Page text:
Wyandanch teenager sentenced in gang murder

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If anything good comes from her son's murder, a Wyandanch mother said it would be that his teenage killer's tough sentence sends a message to her crime-ridden community.

Gabriel Hubbard, now 19, of Wyandanch, was convicted last month of second-degree murder for shooting at members of a rival gang after they got the better of him in a street fight earlier that day in July 2008.

He fired an assault rifle 10 times from a tree at members of the Brave Hearts gang, killing Jaquan Jones, 18, who had just graduated from Wyandanch High School.

Suffolk County Court Judge Martin Efman on Thursday sentenced Hubbard to 15 years to life, the maximum for a juvenile offender. Hubbard was a member of the rival Overly Thugged Out street gang, witnesses testified at the trial.

Jones' mother, Patricia Jones, said she was pleased with the sentence.

"This verdict will deter some of the crime that's happening in our community," she said.

In court, she told Efman she waited a long time for this day.

"I ask you to keep in mind that our sentence started almost four years ago, when Gabriel Hubbard decided to execute our firstborn son," she said, as her husband, John, stood by her side, holding a framed photo of their son. "I have to live with the pain that he's caused."

Assistant District Attorney Raphael Pearl said Hubbard's shots hit four people, and everyone was lucky the body count was not higher.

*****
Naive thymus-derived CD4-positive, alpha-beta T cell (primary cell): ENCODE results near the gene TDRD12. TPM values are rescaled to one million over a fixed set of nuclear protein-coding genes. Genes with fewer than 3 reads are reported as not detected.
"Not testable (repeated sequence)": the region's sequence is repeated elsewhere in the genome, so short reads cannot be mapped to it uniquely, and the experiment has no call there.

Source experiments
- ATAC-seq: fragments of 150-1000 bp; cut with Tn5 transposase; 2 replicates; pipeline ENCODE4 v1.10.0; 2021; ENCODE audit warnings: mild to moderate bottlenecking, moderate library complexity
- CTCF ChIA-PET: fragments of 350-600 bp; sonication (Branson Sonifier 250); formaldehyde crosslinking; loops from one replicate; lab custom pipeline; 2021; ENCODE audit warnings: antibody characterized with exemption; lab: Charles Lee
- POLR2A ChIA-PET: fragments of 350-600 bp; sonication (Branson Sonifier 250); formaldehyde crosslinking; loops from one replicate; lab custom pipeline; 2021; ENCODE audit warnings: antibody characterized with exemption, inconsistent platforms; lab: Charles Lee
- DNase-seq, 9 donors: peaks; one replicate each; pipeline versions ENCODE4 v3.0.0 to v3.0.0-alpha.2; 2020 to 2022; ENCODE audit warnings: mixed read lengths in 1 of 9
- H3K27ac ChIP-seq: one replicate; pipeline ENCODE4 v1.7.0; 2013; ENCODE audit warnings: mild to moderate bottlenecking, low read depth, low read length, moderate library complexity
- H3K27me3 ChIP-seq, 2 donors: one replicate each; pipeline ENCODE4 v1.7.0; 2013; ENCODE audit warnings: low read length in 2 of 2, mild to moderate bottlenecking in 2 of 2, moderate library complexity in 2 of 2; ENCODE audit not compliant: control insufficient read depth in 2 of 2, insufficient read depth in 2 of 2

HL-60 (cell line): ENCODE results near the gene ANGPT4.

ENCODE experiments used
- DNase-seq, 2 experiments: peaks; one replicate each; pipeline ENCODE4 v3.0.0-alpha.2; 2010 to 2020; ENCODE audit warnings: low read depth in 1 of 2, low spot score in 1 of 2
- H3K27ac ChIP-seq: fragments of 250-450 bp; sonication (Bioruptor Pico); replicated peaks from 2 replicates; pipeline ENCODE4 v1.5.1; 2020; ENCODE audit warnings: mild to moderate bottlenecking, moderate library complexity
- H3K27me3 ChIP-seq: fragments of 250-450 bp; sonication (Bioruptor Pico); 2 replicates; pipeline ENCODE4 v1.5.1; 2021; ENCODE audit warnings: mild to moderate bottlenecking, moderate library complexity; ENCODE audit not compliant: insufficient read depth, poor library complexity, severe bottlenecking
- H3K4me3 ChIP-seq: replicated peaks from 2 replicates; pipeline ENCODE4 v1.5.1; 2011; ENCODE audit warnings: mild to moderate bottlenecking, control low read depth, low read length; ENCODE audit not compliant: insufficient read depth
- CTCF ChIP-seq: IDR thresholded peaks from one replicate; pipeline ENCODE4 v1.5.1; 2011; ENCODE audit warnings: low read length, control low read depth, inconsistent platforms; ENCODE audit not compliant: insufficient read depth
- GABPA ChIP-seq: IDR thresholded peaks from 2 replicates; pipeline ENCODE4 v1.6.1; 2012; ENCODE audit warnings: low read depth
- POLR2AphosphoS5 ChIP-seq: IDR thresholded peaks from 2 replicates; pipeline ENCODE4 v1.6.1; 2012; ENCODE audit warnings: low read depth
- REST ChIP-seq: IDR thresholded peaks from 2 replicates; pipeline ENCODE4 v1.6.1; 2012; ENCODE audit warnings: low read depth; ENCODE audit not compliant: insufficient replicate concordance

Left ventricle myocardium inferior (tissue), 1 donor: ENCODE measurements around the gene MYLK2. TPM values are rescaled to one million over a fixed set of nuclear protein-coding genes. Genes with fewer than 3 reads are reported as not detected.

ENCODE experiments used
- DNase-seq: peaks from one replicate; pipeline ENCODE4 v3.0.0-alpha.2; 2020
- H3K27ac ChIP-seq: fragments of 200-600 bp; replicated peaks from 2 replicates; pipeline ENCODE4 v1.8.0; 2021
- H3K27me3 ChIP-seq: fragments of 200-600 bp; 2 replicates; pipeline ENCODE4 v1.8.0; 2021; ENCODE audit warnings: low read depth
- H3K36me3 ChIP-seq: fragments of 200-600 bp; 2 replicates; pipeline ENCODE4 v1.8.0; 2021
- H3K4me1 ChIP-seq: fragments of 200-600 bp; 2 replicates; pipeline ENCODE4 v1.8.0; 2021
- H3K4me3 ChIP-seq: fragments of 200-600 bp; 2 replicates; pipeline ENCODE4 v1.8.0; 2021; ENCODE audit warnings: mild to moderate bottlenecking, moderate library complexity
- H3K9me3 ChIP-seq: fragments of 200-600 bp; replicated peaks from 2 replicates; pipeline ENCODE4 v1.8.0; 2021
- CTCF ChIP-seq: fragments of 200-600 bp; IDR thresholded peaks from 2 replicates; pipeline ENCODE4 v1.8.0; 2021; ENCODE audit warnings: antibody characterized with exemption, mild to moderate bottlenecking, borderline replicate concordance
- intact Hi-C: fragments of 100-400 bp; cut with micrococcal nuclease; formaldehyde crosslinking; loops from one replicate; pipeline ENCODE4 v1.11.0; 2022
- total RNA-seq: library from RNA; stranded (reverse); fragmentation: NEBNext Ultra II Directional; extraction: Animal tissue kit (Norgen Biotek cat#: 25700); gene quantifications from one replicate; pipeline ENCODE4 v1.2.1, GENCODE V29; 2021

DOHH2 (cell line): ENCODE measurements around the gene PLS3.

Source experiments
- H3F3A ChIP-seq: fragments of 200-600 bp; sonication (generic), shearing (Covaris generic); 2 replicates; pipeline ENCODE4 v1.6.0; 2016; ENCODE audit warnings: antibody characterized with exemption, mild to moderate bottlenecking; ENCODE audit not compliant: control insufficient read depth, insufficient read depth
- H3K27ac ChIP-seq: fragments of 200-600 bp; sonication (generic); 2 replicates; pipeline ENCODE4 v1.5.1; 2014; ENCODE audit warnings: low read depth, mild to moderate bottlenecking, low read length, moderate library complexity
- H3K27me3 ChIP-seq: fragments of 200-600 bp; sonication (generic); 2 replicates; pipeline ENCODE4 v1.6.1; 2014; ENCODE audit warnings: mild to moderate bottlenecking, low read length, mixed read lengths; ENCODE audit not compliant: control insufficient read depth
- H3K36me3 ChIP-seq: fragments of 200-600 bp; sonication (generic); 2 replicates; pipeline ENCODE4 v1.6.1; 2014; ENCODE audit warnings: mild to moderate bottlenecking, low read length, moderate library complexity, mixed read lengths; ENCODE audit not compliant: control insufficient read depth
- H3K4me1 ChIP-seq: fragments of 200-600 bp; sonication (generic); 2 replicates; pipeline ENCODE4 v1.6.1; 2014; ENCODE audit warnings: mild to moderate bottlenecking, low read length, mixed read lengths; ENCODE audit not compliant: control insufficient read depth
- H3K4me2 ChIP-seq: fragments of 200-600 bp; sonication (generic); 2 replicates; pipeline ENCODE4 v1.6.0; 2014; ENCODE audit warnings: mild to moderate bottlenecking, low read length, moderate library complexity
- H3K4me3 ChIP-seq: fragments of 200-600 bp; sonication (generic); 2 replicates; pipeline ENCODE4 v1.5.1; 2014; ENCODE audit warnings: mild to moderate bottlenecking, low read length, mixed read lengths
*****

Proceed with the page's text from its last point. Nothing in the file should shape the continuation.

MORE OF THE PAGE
"This defendant shows no remorse," Pearl said. "He deserves no mercy."

Hubbard softly said that he was not guilty of the crime.

Because of that, defense attorney Jason Bassett of Central Islip said it would be inappropriate for Hubbard to be remorseful for something he didn't do.

He asked for a lighter sentence, arguing that Hubbard wasn't convicted of intentionally killing Jones, and that Hubbard lived a law-abiding life after he fled the Wyandanch gang scene to live in North Carolina, where Suffolk police tracked him down in 2010.

"He has matured in leaps and bounds," Bassett said, adding that whenever he gets out of prison, he believes his client will be a productive member of society. "Your honor, Gabriel Hubbard deserves a second chance."

Efman disagreed.

"There are many things for which you get a second chance in life, but not when you take a life in such a senseless manner," he said.

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